Despite widespread fear still prevalent in Salvadoran society, fewer than 8% of those approached in the national survey refused to be interviewed when told the political nature of the poll. In the poorest barrios, those refusing sometimes say apologetically, "If I talk to you, they will come and get me." But most Salvadorans trust the Catholic university and are appreciative when someone shows respect for their views. Many warm to the interview as they realize the luck of finally having their opinion count and be presented to the national media. IUDOP has now conducted more than 12,000 interviews in all but the four most war-torn departments (Chalatenango, Morazan, Cabanas and La Union).
On every issue posed, substantial majorities of Salvadorans contradicted the positions of the Reagan Administration. By a margin of 2.7 to 1, those interviewed said the United States should withdraw its military forces from Honduras, for example. While Reagan insists that El Salvador is threatened by Cuba and Nicaragua, eight out of every 10 Salvadorans polled said that the United States is the country that most interferes in their nation's internal affairs. Asked what sort of assistance the United States should provide Central American countries, only 3.5% mentioned military aid.
Salvadorans not only oppose specific aspects of U.S. policy, they also tend to disagree with the Reagan Administration's underlying rationale for intervention. Concerning the civil war, most Salvadorans attribute the conflict to their country's "unjust structures," "bad government" or the "quest for political power." Only 6.1% of those polled in San Salvador said the cause was communist intervention or subversion.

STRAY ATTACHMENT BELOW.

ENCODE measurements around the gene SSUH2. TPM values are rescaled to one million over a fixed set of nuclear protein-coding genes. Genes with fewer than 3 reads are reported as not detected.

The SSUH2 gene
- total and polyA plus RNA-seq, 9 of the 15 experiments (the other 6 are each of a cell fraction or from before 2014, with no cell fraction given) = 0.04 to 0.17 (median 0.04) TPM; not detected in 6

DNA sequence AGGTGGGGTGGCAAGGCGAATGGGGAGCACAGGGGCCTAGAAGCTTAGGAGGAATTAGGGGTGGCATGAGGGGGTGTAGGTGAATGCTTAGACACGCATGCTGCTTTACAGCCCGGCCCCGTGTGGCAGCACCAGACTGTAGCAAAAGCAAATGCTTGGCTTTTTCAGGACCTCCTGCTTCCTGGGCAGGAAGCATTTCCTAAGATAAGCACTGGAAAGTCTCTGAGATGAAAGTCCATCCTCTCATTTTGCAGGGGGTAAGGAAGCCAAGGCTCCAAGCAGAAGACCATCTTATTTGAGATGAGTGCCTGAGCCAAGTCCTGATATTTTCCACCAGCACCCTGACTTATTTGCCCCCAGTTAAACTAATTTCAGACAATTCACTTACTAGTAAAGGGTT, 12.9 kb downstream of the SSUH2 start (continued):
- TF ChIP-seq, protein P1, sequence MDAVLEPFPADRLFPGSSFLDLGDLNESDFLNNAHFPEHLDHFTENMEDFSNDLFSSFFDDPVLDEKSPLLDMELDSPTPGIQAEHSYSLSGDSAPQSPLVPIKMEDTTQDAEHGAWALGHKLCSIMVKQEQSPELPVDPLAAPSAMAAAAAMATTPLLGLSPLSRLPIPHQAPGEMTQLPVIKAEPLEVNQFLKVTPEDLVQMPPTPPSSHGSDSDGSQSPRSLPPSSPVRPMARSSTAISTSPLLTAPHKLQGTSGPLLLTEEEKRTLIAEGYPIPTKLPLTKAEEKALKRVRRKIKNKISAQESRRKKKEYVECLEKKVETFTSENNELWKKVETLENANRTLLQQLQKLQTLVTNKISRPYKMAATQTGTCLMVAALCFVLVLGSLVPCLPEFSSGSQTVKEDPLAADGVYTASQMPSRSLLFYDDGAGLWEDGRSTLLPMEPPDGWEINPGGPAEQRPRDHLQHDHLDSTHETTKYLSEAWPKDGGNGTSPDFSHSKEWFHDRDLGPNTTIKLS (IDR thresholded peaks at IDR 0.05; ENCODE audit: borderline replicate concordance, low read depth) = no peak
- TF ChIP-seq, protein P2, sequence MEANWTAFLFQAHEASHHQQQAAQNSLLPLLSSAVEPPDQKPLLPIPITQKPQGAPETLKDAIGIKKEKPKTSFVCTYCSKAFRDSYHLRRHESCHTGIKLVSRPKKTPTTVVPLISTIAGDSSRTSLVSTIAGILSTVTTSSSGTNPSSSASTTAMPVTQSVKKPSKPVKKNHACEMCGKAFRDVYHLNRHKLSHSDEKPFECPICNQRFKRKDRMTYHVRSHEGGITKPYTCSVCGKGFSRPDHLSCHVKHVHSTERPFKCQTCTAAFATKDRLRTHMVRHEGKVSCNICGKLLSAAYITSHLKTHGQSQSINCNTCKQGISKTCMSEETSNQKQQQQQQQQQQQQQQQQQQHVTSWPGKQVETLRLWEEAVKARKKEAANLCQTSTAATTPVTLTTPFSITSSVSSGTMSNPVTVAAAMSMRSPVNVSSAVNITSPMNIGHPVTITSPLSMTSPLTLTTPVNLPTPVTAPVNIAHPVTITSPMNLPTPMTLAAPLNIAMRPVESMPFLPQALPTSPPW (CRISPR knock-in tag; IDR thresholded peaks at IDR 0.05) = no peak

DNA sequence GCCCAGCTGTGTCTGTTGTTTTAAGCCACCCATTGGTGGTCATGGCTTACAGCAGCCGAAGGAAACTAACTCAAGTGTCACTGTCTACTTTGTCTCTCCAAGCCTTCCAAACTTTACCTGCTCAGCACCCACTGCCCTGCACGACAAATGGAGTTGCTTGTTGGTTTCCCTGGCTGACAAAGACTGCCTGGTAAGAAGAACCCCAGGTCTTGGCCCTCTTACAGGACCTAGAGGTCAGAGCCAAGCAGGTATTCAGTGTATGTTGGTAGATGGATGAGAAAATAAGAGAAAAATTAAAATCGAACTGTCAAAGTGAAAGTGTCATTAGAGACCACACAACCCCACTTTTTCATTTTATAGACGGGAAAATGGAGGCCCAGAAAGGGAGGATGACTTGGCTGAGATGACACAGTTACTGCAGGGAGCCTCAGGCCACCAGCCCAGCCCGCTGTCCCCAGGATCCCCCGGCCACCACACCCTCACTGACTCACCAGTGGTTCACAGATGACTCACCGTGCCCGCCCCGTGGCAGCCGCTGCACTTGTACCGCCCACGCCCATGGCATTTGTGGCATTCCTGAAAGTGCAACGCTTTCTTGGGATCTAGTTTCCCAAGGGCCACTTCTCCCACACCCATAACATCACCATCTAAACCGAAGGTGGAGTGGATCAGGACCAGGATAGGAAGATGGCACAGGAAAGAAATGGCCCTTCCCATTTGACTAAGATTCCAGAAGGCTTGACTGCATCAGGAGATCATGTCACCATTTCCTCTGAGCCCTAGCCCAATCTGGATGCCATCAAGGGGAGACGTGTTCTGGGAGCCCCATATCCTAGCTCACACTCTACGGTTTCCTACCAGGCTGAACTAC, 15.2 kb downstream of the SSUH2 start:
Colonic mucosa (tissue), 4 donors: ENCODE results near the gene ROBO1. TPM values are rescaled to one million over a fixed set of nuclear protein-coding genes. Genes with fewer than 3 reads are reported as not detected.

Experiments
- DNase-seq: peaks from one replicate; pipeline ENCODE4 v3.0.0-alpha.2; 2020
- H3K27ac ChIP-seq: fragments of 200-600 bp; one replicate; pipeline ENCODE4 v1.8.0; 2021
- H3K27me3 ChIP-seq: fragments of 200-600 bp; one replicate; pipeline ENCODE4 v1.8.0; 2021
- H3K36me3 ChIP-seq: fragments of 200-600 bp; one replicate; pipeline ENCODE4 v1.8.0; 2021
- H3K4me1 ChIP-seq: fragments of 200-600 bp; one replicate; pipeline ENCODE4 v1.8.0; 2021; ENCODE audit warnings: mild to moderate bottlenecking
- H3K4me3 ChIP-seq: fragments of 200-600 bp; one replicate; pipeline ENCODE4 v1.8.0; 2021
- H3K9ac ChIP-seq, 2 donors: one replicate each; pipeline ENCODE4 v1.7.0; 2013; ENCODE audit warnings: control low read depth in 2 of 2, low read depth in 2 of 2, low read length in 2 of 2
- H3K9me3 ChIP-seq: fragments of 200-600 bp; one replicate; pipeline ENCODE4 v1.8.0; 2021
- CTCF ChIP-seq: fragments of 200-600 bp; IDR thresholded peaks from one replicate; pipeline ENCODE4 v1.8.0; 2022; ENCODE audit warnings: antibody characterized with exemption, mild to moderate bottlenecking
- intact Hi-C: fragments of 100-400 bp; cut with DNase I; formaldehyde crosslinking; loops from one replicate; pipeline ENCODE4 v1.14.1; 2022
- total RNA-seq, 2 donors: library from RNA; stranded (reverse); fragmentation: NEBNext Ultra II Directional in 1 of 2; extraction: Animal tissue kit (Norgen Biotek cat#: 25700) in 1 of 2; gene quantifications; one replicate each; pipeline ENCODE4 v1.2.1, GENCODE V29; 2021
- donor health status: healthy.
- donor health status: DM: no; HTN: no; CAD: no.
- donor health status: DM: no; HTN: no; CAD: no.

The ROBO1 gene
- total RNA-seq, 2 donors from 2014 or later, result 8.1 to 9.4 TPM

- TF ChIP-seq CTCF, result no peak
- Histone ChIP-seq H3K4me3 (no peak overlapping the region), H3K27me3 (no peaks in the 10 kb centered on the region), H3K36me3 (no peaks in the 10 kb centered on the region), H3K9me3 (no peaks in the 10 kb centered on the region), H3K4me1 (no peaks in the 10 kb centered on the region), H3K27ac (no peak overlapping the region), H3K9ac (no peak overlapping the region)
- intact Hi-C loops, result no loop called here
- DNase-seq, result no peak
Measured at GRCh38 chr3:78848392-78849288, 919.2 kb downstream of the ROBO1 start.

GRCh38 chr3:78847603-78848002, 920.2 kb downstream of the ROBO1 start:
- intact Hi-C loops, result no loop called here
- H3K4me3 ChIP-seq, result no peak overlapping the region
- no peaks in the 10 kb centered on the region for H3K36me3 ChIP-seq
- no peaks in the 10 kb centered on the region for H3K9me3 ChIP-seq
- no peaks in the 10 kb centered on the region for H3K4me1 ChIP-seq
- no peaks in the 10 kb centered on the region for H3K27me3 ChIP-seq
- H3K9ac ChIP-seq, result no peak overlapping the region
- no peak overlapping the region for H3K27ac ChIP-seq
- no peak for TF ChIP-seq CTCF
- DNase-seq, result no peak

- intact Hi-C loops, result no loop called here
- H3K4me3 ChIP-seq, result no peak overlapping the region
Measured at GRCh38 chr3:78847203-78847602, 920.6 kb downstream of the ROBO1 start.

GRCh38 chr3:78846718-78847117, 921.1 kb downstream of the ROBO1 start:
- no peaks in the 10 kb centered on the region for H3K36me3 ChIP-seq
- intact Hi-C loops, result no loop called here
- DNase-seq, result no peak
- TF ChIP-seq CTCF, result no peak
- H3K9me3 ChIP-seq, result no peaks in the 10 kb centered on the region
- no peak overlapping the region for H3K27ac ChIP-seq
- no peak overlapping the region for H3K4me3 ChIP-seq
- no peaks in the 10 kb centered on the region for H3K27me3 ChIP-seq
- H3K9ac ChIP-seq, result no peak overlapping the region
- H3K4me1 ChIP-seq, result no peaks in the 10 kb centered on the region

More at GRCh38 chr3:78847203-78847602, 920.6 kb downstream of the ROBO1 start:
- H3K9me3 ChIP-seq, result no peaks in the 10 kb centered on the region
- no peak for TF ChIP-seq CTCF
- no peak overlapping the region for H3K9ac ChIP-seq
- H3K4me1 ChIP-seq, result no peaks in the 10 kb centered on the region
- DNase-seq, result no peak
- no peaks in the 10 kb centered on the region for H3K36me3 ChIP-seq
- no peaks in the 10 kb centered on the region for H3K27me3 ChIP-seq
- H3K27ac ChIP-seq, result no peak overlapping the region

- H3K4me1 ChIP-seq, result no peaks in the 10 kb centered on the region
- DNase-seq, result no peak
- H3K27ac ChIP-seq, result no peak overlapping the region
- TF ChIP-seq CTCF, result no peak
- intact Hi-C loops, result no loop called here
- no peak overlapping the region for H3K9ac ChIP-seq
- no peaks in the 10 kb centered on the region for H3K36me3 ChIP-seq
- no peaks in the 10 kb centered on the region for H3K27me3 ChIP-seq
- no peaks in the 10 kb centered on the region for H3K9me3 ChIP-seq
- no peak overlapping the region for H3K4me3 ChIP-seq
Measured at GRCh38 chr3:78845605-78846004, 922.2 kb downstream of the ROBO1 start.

One recurring theme in the U.S. policy debate over Central America is the assumption that democracy has been established in El Salvador and the Contras are needed to force similar democratization in Nicaragua. But when IUDOP asks Salvadorans if they enjoy democratic freedoms under the Duarte government, most people say no. About two-thirds judge that political conditions have remained the same or are worsening, and even those who cite improvement are usually quick to add, "but there is still repression."
The polls help explain why President Duarte signed the Arias Plan in defiance of the Reagan Administration. With his war against the insurgents stalemated and the economy in shambles, Duarte's political position has eroded rapidly. His presidential approval rating among residents in the capital now hovers around 13%, with 87% giving him bad, terrible or only fair marks.
Duarte is condemned as harshly by the right as by the left, especially on the economy. His opponents play to public sentiment when they ridicule the president as a vainglorious man who supposedly resented being passed over for the Nobel Prize. Duarte compounded his image as a pathetic tool of the United States by kissing the U.S. flag in front of Reagan during his October trip to Washington. In a subsequent poll, 71% of Salvadorans felt the incident was humiliating, offensive to national sovereignty, "idiotic," "crazy," "typical of Duarte's sellout to foreigners" or the like.
About the only thing greater than the public's cynicism about government is their aching desire for peace and relief from economic crisis, which most people blame on either corruption or Duarte's failure to end the civil war. Thus the president, who was elected in 1984 on the strength of his pledge to bring peace, is in no position to play the spoiler of the regional peace process.
Since Congress has passed into law a certification procedure for Contra aid that makes Reagan the judge of how well the peace plan is working, Arias' task in coming months will be that much more difficult. But he enjoys firm Latin American backing and did not expect a quick or easy process. He seems to understand his historic opportunity flowing from the damage of the Iran-Contra scandal to Reagan Administration aims. In this context it is of no small consequence that, as the El Salvador polls suggest, he is the only player who can legitimately claim to represent the Central American people's most cherished aspirations for peace.